Hindu Temple in Islamabad, Pakistan

    Pakistan is an Islamic republic. But its constitution guarantees religious freedom to the non-Muslim residents. In Pakistan, close to 2 percent of the population include Hindus, Christians, and others .The Government allocated a 5 percent quota for religious minorities in all federal jobs and directed provincial governments to implement the same at the provincial level. The Government celebrates Minorities’ Day on August 11 every year nationwide. The Ministry of Religious Affairs, Zakat, and Ushr, in addition to safeguarding religious freedom, spends 30 percent of its annual budget to assist indigent minorities, repair minority places of worship, establish minority-run small development projects, and celebrate minority festivals. The Government imposes no restrictions on raising children in accordance with religious teachings and practices of their choice. Marriages are performed and registered according to one’s religious group. The National Assembly has 10 members of minority religious groups, and minorities are represented in most tiers of local government, including union councils, tehsil councils, and district councils. Minorities were also elected to the provincial assemblies: three non-Muslims in the NWFP, eight in Punjab, nine in Sindh, and three in Balochistan. Even though Liquor is prohibited in Islam but religious minorities are entitled to liquor under minority quota. Pakistan regularly allows Sikh and Hindu pilgrims from India. Prominent Pakistani Hindus include Danish Kaneria, cricketer, fashion designer Deepak Perwani, and Justice Rana Bhagwandas, former Chief Justice of the Supreme Court of Pakistan.

    Nepal, Hindus constitute 86.51 percent of the population, Buddhists 7.79 percent, Muslims 3.53 percent, and Christians and others 2.17 percent. Members of minority religious groups believe their numbers were significantly under counted. Christian, Muslim, and Jewish religious organizations claimed that, unless registered, they were prevented from owning land, an important step for establishing churches, mosques, synagogues, or burial sites. Although public schools do not teach religious beliefs, most have a statue of Saraswati, the Hindu goddess of learning, on their grounds. Some begin the day with a Hindu prayer to the goddess. The Government has no formal policy on interfaith understanding. Madrasa are required to register with local district administration offices and supply information about their funding sources. The Constitution prohibits discrimination on the basis of caste; however, the caste system strongly influences society.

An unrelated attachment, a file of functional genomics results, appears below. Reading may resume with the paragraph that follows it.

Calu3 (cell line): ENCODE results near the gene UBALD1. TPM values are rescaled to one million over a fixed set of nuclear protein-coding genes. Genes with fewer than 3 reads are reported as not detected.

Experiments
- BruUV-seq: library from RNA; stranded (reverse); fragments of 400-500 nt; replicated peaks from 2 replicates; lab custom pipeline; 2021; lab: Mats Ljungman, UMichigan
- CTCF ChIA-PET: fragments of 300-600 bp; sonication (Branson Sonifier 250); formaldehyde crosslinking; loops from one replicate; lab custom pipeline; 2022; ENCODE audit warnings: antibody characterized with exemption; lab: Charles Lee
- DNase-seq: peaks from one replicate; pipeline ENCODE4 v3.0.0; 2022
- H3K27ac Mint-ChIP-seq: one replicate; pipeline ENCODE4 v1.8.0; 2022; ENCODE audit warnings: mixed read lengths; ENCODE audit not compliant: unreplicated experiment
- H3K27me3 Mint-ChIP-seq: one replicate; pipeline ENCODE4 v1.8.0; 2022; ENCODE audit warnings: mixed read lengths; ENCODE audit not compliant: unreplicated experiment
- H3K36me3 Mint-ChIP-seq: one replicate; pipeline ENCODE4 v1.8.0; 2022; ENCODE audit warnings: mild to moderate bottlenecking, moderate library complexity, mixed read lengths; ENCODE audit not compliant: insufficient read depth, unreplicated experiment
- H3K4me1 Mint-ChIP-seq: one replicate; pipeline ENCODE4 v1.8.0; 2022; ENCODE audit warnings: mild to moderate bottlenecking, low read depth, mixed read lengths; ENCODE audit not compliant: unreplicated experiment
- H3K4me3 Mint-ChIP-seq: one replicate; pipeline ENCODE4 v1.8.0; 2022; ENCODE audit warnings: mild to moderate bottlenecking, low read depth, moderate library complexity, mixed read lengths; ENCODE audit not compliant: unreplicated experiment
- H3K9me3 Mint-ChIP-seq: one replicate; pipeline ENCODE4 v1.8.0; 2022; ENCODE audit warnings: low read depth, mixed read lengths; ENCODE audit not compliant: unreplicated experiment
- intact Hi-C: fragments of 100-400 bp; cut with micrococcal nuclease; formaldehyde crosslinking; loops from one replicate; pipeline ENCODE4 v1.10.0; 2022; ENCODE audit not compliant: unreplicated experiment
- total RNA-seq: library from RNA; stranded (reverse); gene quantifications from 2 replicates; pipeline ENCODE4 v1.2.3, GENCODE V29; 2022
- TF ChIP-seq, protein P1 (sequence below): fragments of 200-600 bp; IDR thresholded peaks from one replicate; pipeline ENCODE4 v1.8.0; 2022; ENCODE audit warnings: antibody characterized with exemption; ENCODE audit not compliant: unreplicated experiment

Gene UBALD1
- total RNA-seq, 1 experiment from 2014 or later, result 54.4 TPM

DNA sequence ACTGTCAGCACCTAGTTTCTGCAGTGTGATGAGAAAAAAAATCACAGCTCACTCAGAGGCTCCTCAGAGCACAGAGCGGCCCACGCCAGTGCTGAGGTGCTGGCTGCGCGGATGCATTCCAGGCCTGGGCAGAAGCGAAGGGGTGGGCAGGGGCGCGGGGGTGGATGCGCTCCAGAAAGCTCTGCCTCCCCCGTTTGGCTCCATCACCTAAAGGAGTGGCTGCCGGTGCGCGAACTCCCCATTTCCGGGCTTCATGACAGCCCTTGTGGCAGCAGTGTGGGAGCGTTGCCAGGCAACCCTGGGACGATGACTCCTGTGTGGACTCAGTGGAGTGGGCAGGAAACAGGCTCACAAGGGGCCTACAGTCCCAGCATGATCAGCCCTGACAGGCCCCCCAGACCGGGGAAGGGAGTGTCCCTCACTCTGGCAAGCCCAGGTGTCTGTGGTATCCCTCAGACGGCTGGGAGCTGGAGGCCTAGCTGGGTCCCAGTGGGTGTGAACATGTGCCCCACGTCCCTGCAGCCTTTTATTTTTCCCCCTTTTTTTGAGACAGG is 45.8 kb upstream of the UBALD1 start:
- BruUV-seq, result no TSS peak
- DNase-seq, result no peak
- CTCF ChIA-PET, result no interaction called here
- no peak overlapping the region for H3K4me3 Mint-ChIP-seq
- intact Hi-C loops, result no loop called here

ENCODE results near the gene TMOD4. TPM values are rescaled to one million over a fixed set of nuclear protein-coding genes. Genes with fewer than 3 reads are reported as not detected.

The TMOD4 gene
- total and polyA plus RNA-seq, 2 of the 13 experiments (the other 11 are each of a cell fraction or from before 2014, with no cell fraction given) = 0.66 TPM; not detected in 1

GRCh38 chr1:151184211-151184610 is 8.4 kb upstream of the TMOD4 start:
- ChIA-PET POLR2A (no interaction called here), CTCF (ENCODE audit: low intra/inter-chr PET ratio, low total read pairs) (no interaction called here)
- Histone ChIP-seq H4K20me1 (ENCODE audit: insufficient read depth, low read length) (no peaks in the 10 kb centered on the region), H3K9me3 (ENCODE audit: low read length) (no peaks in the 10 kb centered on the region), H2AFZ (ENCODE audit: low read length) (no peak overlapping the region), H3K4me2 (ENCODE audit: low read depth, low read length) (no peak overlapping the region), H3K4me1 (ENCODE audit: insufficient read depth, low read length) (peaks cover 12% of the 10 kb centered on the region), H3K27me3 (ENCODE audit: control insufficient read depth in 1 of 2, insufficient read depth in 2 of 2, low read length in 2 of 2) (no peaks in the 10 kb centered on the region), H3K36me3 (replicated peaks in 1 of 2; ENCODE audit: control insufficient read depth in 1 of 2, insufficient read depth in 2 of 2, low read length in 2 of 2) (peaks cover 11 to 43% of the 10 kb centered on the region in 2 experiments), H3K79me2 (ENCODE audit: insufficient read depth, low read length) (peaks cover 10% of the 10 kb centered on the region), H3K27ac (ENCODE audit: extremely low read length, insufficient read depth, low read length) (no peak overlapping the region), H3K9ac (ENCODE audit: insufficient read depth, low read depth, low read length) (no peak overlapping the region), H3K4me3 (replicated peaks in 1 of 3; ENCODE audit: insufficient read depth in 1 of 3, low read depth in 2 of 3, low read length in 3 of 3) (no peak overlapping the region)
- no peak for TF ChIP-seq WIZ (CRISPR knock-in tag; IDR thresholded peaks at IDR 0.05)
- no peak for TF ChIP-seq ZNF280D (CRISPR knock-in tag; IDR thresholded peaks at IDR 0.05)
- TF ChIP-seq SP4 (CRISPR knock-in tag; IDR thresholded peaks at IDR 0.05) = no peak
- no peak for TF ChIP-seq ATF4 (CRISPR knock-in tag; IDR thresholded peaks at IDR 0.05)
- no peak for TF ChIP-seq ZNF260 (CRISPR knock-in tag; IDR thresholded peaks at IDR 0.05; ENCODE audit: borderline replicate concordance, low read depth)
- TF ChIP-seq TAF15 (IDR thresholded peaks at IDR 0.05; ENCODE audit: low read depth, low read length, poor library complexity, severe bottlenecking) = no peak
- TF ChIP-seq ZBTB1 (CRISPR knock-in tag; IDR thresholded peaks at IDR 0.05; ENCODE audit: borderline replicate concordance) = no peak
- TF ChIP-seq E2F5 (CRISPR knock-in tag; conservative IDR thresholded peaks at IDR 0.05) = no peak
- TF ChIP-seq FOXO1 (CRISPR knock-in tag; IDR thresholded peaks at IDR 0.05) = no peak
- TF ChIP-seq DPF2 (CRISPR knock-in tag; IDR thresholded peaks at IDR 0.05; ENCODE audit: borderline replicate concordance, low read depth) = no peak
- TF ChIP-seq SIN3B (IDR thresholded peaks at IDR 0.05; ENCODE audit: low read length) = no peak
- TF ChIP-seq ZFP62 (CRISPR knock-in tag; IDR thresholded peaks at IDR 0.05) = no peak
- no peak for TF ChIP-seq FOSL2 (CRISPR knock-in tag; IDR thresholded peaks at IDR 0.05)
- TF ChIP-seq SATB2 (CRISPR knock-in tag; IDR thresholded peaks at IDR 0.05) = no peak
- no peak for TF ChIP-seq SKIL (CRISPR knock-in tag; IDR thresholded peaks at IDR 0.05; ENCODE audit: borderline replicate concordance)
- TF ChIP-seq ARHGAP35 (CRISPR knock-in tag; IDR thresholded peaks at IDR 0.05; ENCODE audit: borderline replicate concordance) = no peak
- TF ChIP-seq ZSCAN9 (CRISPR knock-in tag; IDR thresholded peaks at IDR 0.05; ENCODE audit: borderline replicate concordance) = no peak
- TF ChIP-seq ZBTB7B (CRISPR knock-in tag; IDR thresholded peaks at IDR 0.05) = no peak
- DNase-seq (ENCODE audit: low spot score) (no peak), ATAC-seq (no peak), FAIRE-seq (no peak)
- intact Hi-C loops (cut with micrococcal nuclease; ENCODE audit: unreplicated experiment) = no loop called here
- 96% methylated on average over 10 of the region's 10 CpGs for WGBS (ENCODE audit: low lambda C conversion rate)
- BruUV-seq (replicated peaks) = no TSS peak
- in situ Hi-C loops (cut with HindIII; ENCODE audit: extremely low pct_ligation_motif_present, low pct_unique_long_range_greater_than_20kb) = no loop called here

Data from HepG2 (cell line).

India has been placed under the watch list by United States Commission on International Religious Freedom. Religious freedom guaranteed by constitution has been hampered by “anti conversion” laws in five states namely Gujarat, Orissa, Chhattisgarh, Madhya Pradesh, and Himachal Pradesh. Right wing influential organization, RSS opposed conversions from Hinduism and expressed the view that all citizens, regardless of their religious affiliation, should adhere to Hindu cultural values. Under Article 25 of the Constitution, Sikhism, Jainism, and Buddhism are considered sects of Hinduism; however, these groups view themselves as unique and sought to introduce their own separate personal laws. According to the Ministry of Home Affairs 2008-09 annual reports, there were 943 instances of communal violence or violence along religious lines, in which 167 persons were killed and 2,354 injured. Attacks on Christians and Muslims and their places of worship continued, along with incidences of intolerance against both. Governmental response at the state and local levels continues to be largely inadequate and the national government has failed to take effective measures to ensure the rights of religious minorities in several states. International human rights groups have indentified the VHP, RSS, BJP and Bajrang Dal as perpetrators of the violence in Gujarat, as well as other acts of violence against non-Hindus. A 2007 study by University Grants Commission, Chairperson Prof. Sukhdeo Thorat for his Indian Institute of Dalit Studies, has found that fewer people with Dalit or Muslim names find jobs in private sector than equally qualified persons with high caste Hindu names. “Having a high caste name considerably improves a job applicant’s chance of a positive outcome” it says .As part of the study, 4808 application were filed for 548 jobs advertised in English language newspaper in a period of 66 weeks starting from October 2005. The response from the corporate sector indicates Muslims are the most discriminated, followed by Dalits. And chances of higher caste Hindus, with same qualification as Dalits and Muslims, getting the job are much higher. In government and government services too, minorities specially Muslims are under represented.